Donald Trump dismisses climate concerns as he visits fire-ravaged western US


“It’s going to get cold. You just keep watching,” Donald Trump said (file)

McClellan Park, United States:

President Donald Trump suggested on Monday that global warming would reverse itself and, during a briefing in California on deadly explosions, rejected climate change due to the fierce fires that spread the swaths of the US West.

Trump flew into Sacramento on the third day of a campaign swing, pushing back against state officials, saying that a heating climate sometimes reduced strong spots, which caused at least 35 people from the start of summer Has taken life and forced hundreds of thousands. Out of people’s homes.

“It’s going to get cold. You just keep watching,” Trump said.

“I want science to agree with you,” replied Wade Crawfoot, head of the California Natural Resources Agency, to which Trump replied: “I don’t think science really knows.”

Upon his arrival Trump also reiterated his argument that the forested forest maintenance makes them more combustible.

“There should be strong forest management,” he said.

“In relation to forests, when trees fall after a period of about 18 months, they become very dry. They actually become like a match stick,” he said. “They just explode.”

Minutes earlier, Democratic challenger Joe Biden assimilated Trump from the opposite coast as a “climate arson” whose reelection would be devastating to the environment.

“If you ignite a climate in the White House for four years, why would anyone be surprised if America is more abusive?” Biden said, insisting Trump failed to “take responsibility” for the ongoing wildfire crisis.

“We need a president who respects science, who understands that the damage from climate change is already here,” said Biden, who was speaking in Delaware.

Climate change exacerbates droughts, which dry out areas, creating ideal conditions for wildlife, which go out of control and cause unprecedented damage.

Explosions in California, Oregon and Washington state have burned five million acres (two million hectares), an area the size of the state of New Jersey, that could increase fears of fear of death.

The president’s California visit lasted only a few hours before returning to the campaign trail in Arizona.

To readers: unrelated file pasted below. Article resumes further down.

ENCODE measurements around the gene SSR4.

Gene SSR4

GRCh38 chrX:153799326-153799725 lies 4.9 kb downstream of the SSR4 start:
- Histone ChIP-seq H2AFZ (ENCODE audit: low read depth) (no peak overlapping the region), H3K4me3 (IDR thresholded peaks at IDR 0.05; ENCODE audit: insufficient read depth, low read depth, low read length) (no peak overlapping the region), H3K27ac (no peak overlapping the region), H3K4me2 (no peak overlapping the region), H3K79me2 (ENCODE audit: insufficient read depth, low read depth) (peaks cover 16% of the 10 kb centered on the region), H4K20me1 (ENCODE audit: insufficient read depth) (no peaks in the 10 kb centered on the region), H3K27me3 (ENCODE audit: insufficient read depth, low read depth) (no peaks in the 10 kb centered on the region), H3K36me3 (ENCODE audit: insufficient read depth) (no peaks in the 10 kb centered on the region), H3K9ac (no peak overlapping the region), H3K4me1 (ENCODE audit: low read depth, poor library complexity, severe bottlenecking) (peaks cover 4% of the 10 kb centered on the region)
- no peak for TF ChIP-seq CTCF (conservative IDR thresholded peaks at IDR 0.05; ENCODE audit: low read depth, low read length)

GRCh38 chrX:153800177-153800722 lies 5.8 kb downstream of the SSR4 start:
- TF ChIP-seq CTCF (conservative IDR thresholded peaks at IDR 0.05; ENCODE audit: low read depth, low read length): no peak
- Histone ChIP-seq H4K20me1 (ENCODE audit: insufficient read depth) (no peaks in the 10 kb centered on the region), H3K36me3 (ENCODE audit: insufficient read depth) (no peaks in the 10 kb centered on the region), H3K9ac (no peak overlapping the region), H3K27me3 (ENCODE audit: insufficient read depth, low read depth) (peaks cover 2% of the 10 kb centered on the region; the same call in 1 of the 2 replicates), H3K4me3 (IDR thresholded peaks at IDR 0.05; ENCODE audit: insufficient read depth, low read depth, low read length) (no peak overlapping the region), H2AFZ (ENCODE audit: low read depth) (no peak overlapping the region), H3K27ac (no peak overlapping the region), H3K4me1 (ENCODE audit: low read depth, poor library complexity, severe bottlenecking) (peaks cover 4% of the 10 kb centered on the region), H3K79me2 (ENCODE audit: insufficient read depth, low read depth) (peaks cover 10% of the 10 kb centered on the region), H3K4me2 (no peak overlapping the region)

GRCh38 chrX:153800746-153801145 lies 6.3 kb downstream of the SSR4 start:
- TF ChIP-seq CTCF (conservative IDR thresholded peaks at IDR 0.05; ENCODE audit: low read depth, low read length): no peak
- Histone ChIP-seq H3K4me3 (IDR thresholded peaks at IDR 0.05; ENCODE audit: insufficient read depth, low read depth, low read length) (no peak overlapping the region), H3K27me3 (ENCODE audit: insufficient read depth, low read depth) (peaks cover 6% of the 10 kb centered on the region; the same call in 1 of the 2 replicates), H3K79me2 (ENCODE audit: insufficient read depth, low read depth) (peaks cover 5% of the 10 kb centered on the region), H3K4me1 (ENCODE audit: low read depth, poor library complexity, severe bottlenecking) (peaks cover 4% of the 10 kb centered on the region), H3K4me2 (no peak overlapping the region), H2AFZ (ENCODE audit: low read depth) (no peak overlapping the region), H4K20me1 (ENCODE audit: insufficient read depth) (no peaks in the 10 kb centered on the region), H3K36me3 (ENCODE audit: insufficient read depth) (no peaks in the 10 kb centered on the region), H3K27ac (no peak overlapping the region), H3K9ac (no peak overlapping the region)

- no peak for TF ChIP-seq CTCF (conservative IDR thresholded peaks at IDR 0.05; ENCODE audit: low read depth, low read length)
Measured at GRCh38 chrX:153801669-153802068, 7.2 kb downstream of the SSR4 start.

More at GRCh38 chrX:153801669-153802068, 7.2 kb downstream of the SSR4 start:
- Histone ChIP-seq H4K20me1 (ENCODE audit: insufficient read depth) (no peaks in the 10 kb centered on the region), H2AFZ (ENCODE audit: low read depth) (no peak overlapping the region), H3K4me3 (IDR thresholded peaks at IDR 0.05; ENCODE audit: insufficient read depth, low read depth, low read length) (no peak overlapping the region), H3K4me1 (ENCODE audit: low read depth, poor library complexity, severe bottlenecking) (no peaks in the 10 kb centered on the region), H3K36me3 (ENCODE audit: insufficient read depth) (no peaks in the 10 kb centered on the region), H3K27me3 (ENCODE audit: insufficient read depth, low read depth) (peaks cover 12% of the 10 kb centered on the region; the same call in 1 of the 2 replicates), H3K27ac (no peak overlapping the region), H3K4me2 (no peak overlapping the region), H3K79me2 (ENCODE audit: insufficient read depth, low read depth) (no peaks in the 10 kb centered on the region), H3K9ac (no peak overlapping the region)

California Governor Gavin Newsome has argued that the fire is mostly driven by global warming, admitting he met Trump that better forest management was needed.

But he said that the huge cause of the problem is far greater.

“Hots are heating up, dryers are drying up,” he said. “We submit that the science is inside and the evidence seen is self-evident: that climate change is real and it is exacerbating it.”

Democratic Vice Presidential candidate Kamala Harris is also set to visit Damage on Tuesday. She has tweeted that Trump has “denied evidence” the fire was “intensified by the climate crisis.”

At least 35 people have died in the blasts since the beginning of summer, with 27 dead last week.

Trump has made scant comments in recent weeks about large-scale wildfires sweeping through cities and towns, criticizing loudly for not accepting the crisis.

“Elect a climate president”

According to IQAIR, along with the world’s most air-polluted city of Portland, much of the West Coast remained densely covered in smog on Monday.

Washington State Governor J. Inslee, who has described wildlife as an “apocalypse” and is inspired by climate change, said it is important voters to elect a “climate president” on 3 November.

“This moment requires action, not denial,” he said in a tweet. “We must come up with science to create a better future for all Americans.”

Most of the deaths have occurred in California and Oregon, where wildlife is the worst for decades and have been partially burned by record heat.

More than 30,000 firefighters are battling explosions on Monday with wind gusts and dry weather, threatening more destruction.

Arcadia residents on the outskirts of Los Angeles were ordered to evacuate on Sunday, as the nearby Bobcat fire spread southward through the area toward the metropolis.

Two new deaths were confirmed from the North Complex fire, which last week devastated at least two years before the campfire – California’s worst bang ever – in areas flowing at unprecedented speeds.

“There are still active fires, power lines down, trees down, roads that are impassable,” said Butte County Sheriff Corey Mania, warning that it could take “weeks and weeks” to return to their homes Huh.

He said seven people were missing.

Paul Clement told AFP how he ran away from his home in Berry Creek.

“When I came around the bend, everything was on fire – an entire hill. So I finished driving and you couldn’t see 50 feet (15 meters).”

“It was worse than the campfire, which I didn’t think is possible.”

There are 3.3 million acres of fire in California alone – an annual record, with almost three months of the fire season still to come – and more than 4,100 structures destroyed.

(This story has not been edited by NDTV employees and is auto-generated from a syndicated feed.)


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